Effectiveness of Integrated Care on Delaying Progression of stage 3-4 Chronic Kidney Disease in Rural Communities of Thailand (ESCORT study): a cluster randomized controlled trial
Tungsanga, KriangNote: Order does not necessarily reflect citation order of authors.
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CitationJiamjariyapon, T., A. Ingsathit, K. Pongpirul, K. Vipattawat, S. Kanchanakorn, A. Saetie, D. Kanistanon, et al. 2017. “Effectiveness of Integrated Care on Delaying Progression of stage 3-4 Chronic Kidney Disease in Rural Communities of Thailand (ESCORT study): a cluster randomized controlled trial.” BMC Nephrology 18 (1): 83. doi:10.1186/s12882-016-0414-4. http://dx.doi.org/10.1186/s12882-016-0414-4.
AbstractBackground: In developing countries, renal specialists are scarce and physician-to-patient contact time is limited. While conventional hospital-based, physician-oriented approach has been the main focus of chronic kidney disease (CKD) care, a comprehensive multidisciplinary health care program (Integrated CKD Care) has been introduced as an alternate intervention to delay CKD progression in a community population. The main objective is to assess effectiveness of Integrated CKD Care in delaying CKD progression. Methods: We carried out a community-based, cluster randomized controlled trial. Four hundred forty-two stage 3-4 CKD patients were enrolled. In addition to the standard treatments provided to both groups, the patients in the intervention group also received “Integrated CKD Care”. This was delivered by a multidisciplinary team of hospital staff in conjunction with a community CKD care network (subdistrict healthcare officers and village health volunteers) to provide group counseling during each hospital visit and quarterly home visits to monitor compliance with the treatment. Duration of the study was 2 years. The primary outcome was difference of mean eGFR between the intervention and the control groups over the study period. Results: The mean difference of eGFR over time in the intervention group was significantly lower than the control group by 2.74 ml/min/1.73 m2 (95%CI 0.60–4.50, p = 0.009). Seventy composite clinical endpoints were reported during the study period with significantly different incidences between the control and the intervention groups (119.1 versus 69.4 per 1000 person-years; hazard ratio (HR) 0.59, 95% CI 0.4–0.9, p = 0.03). Conclusion: Integrated CKD Care can delay CKD progression in resource-limited settings. Trial registration (NCT01978951). Prospectively registered as of December 8, 2012.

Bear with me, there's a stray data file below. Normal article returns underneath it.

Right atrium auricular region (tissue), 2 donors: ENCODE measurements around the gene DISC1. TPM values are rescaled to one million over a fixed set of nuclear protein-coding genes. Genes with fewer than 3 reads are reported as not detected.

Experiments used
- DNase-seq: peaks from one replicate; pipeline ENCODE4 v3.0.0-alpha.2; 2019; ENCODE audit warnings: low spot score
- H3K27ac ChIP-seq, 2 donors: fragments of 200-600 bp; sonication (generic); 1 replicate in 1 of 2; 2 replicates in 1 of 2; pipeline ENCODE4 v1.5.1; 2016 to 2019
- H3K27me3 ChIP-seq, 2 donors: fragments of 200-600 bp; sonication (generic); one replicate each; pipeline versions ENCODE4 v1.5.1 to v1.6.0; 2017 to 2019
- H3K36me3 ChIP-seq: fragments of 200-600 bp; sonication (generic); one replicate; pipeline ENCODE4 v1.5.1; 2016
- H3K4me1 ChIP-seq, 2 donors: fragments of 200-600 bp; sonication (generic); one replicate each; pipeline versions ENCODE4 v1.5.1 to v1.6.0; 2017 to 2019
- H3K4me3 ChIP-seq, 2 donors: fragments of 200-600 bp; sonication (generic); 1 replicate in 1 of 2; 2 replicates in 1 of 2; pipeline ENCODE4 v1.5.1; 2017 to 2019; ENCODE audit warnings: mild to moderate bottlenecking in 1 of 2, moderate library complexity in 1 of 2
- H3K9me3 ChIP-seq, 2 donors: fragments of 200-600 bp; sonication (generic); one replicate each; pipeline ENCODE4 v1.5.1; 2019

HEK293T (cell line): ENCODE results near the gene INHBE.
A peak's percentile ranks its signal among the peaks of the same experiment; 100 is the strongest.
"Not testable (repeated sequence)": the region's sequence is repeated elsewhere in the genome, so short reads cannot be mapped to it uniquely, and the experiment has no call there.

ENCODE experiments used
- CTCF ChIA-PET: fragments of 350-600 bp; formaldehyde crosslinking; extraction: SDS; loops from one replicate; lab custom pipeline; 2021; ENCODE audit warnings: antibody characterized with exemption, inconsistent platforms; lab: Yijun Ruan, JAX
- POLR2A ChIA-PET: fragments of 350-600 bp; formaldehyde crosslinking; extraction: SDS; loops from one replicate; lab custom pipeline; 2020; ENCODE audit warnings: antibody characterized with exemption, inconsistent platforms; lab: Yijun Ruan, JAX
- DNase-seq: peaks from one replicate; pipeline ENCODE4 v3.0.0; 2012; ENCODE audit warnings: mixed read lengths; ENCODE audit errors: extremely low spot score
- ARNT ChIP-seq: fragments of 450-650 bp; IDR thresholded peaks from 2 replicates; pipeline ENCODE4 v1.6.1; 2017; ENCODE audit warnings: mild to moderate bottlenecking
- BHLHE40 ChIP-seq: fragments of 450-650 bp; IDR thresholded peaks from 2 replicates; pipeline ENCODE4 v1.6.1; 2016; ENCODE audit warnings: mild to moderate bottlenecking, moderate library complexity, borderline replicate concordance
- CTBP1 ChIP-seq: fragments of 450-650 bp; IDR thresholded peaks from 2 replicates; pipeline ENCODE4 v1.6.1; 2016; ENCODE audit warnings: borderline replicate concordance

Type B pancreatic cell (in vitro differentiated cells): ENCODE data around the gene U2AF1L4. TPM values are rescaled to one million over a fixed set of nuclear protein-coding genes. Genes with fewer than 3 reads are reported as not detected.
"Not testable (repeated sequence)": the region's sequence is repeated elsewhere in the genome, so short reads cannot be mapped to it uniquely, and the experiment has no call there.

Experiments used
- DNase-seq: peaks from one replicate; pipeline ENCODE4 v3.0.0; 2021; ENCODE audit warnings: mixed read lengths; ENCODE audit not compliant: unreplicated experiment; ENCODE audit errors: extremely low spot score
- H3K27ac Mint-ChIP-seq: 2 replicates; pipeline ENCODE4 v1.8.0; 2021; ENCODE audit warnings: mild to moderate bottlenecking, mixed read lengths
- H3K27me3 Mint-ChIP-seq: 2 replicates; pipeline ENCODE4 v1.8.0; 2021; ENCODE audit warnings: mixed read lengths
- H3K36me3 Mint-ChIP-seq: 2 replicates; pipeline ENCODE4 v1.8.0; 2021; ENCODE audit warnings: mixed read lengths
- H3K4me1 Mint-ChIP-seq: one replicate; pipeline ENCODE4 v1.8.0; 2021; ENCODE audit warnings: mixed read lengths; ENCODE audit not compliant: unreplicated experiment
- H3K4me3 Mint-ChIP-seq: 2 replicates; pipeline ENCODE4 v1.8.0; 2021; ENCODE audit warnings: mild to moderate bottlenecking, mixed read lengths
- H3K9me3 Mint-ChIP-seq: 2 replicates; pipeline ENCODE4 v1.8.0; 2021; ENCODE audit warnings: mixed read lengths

Citable link to this pagehttp://nrs.harvard.edu/urn-3:HUL.InstRepos:32071941
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